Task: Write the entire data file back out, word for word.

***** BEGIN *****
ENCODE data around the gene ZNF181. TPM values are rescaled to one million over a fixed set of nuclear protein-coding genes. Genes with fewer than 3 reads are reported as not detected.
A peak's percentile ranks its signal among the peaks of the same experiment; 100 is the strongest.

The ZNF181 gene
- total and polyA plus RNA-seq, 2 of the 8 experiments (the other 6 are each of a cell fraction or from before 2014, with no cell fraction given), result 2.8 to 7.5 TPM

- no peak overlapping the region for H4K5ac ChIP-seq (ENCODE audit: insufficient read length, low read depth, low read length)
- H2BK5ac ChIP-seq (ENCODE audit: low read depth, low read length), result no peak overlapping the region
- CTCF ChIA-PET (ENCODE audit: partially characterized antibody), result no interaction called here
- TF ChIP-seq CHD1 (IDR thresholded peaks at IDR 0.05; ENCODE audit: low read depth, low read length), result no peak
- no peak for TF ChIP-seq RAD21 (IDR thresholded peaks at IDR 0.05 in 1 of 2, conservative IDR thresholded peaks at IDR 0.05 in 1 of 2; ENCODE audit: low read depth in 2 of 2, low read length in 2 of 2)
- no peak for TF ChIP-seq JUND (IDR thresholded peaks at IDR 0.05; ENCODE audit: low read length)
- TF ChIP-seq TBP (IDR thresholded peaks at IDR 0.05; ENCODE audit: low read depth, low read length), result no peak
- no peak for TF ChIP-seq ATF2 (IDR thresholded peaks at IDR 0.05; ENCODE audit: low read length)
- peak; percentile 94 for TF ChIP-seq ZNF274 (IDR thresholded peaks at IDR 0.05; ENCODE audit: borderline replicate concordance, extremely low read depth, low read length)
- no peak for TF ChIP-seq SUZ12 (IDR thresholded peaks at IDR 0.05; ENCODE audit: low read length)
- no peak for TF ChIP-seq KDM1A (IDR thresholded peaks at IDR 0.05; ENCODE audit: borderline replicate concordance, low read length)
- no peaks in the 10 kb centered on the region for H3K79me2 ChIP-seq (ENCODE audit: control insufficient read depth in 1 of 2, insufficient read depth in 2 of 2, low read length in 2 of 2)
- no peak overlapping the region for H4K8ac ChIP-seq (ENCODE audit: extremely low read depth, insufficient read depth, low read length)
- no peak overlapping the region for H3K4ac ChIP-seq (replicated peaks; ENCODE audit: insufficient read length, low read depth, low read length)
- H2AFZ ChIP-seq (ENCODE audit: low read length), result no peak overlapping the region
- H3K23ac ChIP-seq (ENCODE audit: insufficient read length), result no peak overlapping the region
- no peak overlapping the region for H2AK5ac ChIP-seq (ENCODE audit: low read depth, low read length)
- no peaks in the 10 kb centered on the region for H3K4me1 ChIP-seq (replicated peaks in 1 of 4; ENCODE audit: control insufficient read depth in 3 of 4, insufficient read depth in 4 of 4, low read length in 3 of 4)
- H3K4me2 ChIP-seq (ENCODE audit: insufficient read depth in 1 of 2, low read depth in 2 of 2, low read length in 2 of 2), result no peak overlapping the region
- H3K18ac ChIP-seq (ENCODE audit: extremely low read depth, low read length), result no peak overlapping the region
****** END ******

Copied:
ENCODE data around the gene ZNF181. TPM values are rescaled to one million over a fixed set of nuclear protein-coding genes. Genes with fewer than 3 reads are reported as not detected.
A peak's percentile ranks its signal among the peaks of the same experiment; 100 is the strongest.

The ZNF181 gene
- total and polyA plus RNA-seq, 2 of the 8 experiments (the other 6 are each of a cell fraction or from before 2014, with no cell fraction given), result 2.8 to 7.5 TPM

- no peak overlapping the region for H4K5ac ChIP-seq (ENCODE audit: insufficient read length, low read depth, low read length)
- H2BK5ac ChIP-seq (ENCODE audit: low read depth, low read length), result no peak overlapping the region
- CTCF ChIA-PET (ENCODE audit: partially characterized antibody), result no interaction called here
- TF ChIP-seq CHD1 (IDR thresholded peaks at IDR 0.05; ENCODE audit: low read depth, low read length), result no peak
- no peak for TF ChIP-seq RAD21 (IDR thresholded peaks at IDR 0.05 in 1 of 2, conservative IDR thresholded peaks at IDR 0.05 in 1 of 2; ENCODE audit: low read depth in 2 of 2, low read length in 2 of 2)
- no peak for TF ChIP-seq JUND (IDR thresholded peaks at IDR 0.05; ENCODE audit: low read length)
- TF ChIP-seq TBP (IDR thresholded peaks at IDR 0.05; ENCODE audit: low read depth, low read length), result no peak
- no peak for TF ChIP-seq ATF2 (IDR thresholded peaks at IDR 0.05; ENCODE audit: low read length)
- peak; percentile 94 for TF ChIP-seq ZNF274 (IDR thresholded peaks at IDR 0.05; ENCODE audit: borderline replicate concordance, extremely low read depth, low read length)
- no peak for TF ChIP-seq SUZ12 (IDR thresholded peaks at IDR 0.05; ENCODE audit: low read length)
- no peak for TF ChIP-seq KDM1A (IDR thresholded peaks at IDR 0.05; ENCODE audit: borderline replicate concordance, low read length)
- no peaks in the 10 kb centered on the region for H3K79me2 ChIP-seq (ENCODE audit: control insufficient read depth in 1 of 2, insufficient read depth in 2 of 2, low read length in 2 of 2)
- no peak overlapping the region for H4K8ac ChIP-seq (ENCODE audit: extremely low read depth, insufficient read depth, low read length)
- no peak overlapping the region for H3K4ac ChIP-seq (replicated peaks; ENCODE audit: insufficient read length, low read depth, low read length)
- H2AFZ ChIP-seq (ENCODE audit: low read length), result no peak overlapping the region
- H3K23ac ChIP-seq (ENCODE audit: insufficient read length), result no peak overlapping the region
- no peak overlapping the region for H2AK5ac ChIP-seq (ENCODE audit: low read depth, low read length)
- no peaks in the 10 kb centered on the region for H3K4me1 ChIP-seq (replicated peaks in 1 of 4; ENCODE audit: control insufficient read depth in 3 of 4, insufficient read depth in 4 of 4, low read length in 3 of 4)
- H3K4me2 ChIP-seq (ENCODE audit: insufficient read depth in 1 of 2, low read depth in 2 of 2, low read length in 2 of 2), result no peak overlapping the region
- H3K18ac ChIP-seq (ENCODE audit: extremely low read depth, low read length), result no peak overlapping the region